This New Year, it’s time to put your brain first. After all, most of us are paid to use our brains, but few people make them the focus of the way they eat, sleep, exercise or lead their lives.
To boost your mental performance and make sure you are at the top of your cognitive game, try basing your decisions on what is best for your little grey cells.
1. Eat brain food
The brain is energy-hungry and uses between 20 and 30 per cent of our food intake, so make sure you eat to power it up. Avocado, salmon, coconut oil, eggs, melon and seeds all contain omega oils and magnesium, which help to boost brain function and reduce levels of the stress hormone cortisol. Glucose is the breakdown product of a healthy, balanced diet and this is what the brain absorbs from the blood supply to power itself. Extra nutrients in the blood supply to the brain – especially the ones I’ve named here – help to build brain cells and keep neurons in peak condition. When you are stressed, your brain and body need a lot more magnesium, so it’s a good idea to add a supplement to your diet.
2. Have a digital detox
Cold January days can make it tempting to huddle up in front of the TV, but try giving your brain a break from the screen, particularly close to bedtime. The blue-light effect confuses the brain into thinking it is daytime. Darkness triggers the pineal gland to secrete melatonin, which is the hormone that makes us feel sleepy, so too much screen-time can prevent you from drifting off. Certainly, avoid using your phone and watching TV at the same time. The brain isn’t designed to multi-task so your efficiency will be reduced, even if you feel as if you’re getting lots done. When we focus on a job, the blood supply moves to the part of the brain that excels at it. Switching between tasks means that the blood supply is spread around the brain and we do each thing less well. You may have noticed this when you are trying to work and emails keep pinging or people are vying for your attention.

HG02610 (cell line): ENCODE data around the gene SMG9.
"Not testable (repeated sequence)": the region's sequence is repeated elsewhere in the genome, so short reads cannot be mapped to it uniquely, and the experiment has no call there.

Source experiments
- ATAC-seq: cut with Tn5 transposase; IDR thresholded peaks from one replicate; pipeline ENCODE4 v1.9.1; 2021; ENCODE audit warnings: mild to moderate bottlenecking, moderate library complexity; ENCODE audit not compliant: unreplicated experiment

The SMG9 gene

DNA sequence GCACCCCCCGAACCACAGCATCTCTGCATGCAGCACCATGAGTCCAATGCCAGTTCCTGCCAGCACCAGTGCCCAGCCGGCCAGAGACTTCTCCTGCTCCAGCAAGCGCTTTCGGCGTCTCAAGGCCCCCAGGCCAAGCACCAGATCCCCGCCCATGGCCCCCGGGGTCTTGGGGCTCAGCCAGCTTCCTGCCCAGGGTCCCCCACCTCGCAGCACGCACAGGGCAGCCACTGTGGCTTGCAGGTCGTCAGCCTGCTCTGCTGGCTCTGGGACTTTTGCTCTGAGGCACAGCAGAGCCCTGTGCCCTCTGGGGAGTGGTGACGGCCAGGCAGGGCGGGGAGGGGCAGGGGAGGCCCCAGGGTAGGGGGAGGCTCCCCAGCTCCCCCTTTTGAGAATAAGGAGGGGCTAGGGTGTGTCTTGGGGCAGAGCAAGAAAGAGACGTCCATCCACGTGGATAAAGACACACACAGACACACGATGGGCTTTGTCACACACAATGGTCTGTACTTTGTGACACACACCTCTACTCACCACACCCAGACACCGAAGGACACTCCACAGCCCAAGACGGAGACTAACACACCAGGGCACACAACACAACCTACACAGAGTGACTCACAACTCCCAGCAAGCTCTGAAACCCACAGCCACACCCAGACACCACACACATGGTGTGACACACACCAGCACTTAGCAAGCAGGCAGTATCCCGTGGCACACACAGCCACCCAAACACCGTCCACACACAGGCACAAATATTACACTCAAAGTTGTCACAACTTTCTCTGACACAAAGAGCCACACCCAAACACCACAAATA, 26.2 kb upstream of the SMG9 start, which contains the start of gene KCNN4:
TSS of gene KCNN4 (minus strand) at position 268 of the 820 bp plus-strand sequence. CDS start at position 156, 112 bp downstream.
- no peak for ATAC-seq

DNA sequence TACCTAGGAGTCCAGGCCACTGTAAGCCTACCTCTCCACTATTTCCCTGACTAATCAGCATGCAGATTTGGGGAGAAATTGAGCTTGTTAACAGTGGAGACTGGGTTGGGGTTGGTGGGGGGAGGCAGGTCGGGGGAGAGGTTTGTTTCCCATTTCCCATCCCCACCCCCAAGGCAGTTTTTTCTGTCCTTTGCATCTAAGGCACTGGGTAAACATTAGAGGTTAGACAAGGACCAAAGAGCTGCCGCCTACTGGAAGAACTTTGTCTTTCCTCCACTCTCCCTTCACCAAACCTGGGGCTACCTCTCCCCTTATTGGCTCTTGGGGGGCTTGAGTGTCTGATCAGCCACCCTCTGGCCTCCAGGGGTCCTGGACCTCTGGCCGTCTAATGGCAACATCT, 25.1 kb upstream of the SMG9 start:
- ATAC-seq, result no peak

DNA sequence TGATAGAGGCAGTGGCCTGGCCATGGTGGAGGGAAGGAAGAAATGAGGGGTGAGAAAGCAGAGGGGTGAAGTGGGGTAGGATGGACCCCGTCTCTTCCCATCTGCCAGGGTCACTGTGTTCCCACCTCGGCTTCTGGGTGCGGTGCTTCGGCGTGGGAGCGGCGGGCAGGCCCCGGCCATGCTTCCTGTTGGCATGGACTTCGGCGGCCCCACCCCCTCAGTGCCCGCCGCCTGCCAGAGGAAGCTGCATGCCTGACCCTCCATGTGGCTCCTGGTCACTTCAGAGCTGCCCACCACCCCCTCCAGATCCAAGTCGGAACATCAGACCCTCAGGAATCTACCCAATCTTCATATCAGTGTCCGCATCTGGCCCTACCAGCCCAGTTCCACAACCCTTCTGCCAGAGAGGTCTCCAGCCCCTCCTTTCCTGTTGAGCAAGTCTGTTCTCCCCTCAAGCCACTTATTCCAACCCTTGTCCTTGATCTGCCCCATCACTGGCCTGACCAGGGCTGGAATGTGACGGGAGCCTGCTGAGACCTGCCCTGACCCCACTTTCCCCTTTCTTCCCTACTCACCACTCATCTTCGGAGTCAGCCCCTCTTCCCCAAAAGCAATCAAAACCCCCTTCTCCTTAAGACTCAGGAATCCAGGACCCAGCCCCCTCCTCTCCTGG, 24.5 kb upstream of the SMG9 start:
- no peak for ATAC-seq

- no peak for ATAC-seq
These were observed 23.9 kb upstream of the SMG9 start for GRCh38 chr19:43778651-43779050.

3. Visualise your goals
Create an action board of things you want to achieve this year, particularly focusing on those you might be avoiding out of fear. Anything new is considered a threat by the brain because it goes into ‘survival mode’: the blood supply sticks with the basics rather than opening up to trust, collaboration, risk or creativity. By visualising a scenario in advance, your brain will feel as if it has prior experience when it comes to the real deal. Often, the act of applying for that promotion or meeting someone new is not as bad as our brain makes us feel it might be.
4. Try confidence-boosting exercises
Lots of people make commitments to exercise more in January, but if you find it hard to drag yourself onto the treadmill, try exercising for your brain rather than your body. Sports such as weight training or boxing will help to boost your testosterone levels, which is linked with feelings of confidence. Doing a form of exercise that you actually enjoy will have a more powerful impact on your brain, resulting in the release of the brain-derived neurotrophic factor (BDNF), a protein that boosts neuronal connections. Regular exercise can even have the same effect as a low dose of anti-depressants by encouraging the turnover of serotonin at mood receptors in the brain.
(For more from Tara Swart, visit taraswart.com.)
From: Harper’s BAZAAR UK